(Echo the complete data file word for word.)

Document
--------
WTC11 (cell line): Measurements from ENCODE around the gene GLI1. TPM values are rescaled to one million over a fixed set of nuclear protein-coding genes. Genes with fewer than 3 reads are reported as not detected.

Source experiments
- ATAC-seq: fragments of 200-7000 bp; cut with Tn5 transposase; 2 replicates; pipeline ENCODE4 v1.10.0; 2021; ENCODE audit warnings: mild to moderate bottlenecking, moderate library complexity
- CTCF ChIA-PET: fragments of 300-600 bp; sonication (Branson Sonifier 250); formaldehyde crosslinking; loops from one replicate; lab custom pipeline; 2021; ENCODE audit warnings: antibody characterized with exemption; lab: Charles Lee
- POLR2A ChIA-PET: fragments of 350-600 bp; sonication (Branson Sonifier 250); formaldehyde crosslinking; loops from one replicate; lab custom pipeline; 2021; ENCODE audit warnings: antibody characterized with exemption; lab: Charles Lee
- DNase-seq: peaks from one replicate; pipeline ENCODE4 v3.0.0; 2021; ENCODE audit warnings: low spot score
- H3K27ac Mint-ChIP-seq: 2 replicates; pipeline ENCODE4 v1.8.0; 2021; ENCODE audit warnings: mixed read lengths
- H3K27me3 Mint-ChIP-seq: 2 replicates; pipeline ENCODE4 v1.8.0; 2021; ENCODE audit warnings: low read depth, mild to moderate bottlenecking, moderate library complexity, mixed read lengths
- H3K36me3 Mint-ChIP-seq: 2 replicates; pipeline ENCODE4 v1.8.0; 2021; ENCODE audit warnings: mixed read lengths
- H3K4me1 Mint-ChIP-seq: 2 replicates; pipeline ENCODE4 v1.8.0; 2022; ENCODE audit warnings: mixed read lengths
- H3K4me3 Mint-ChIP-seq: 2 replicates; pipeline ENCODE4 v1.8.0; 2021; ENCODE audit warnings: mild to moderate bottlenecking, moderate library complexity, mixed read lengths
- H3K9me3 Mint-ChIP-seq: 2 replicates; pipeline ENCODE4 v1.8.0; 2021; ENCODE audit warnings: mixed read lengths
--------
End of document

WTC11 (cell line): Measurements from ENCODE around the gene GLI1. TPM values are rescaled to one million over a fixed set of nuclear protein-coding genes. Genes with fewer than 3 reads are reported as not detected.

Source experiments
- ATAC-seq: fragments of 200-7000 bp; cut with Tn5 transposase; 2 replicates; pipeline ENCODE4 v1.10.0; 2021; ENCODE audit warnings: mild to moderate bottlenecking, moderate library complexity
- CTCF ChIA-PET: fragments of 300-600 bp; sonication (Branson Sonifier 250); formaldehyde crosslinking; loops from one replicate; lab custom pipeline; 2021; ENCODE audit warnings: antibody characterized with exemption; lab: Charles Lee
- POLR2A ChIA-PET: fragments of 350-600 bp; sonication (Branson Sonifier 250); formaldehyde crosslinking; loops from one replicate; lab custom pipeline; 2021; ENCODE audit warnings: antibody characterized with exemption; lab: Charles Lee
- DNase-seq: peaks from one replicate; pipeline ENCODE4 v3.0.0; 2021; ENCODE audit warnings: low spot score
- H3K27ac Mint-ChIP-seq: 2 replicates; pipeline ENCODE4 v1.8.0; 2021; ENCODE audit warnings: mixed read lengths
- H3K27me3 Mint-ChIP-seq: 2 replicates; pipeline ENCODE4 v1.8.0; 2021; ENCODE audit warnings: low read depth, mild to moderate bottlenecking, moderate library complexity, mixed read lengths
- H3K36me3 Mint-ChIP-seq: 2 replicates; pipeline ENCODE4 v1.8.0; 2021; ENCODE audit warnings: mixed read lengths
- H3K4me1 Mint-ChIP-seq: 2 replicates; pipeline ENCODE4 v1.8.0; 2022; ENCODE audit warnings: mixed read lengths
- H3K4me3 Mint-ChIP-seq: 2 replicates; pipeline ENCODE4 v1.8.0; 2021; ENCODE audit warnings: mild to moderate bottlenecking, moderate library complexity, mixed read lengths
- H3K9me3 Mint-ChIP-seq: 2 replicates; pipeline ENCODE4 v1.8.0; 2021; ENCODE audit warnings: mixed read lengths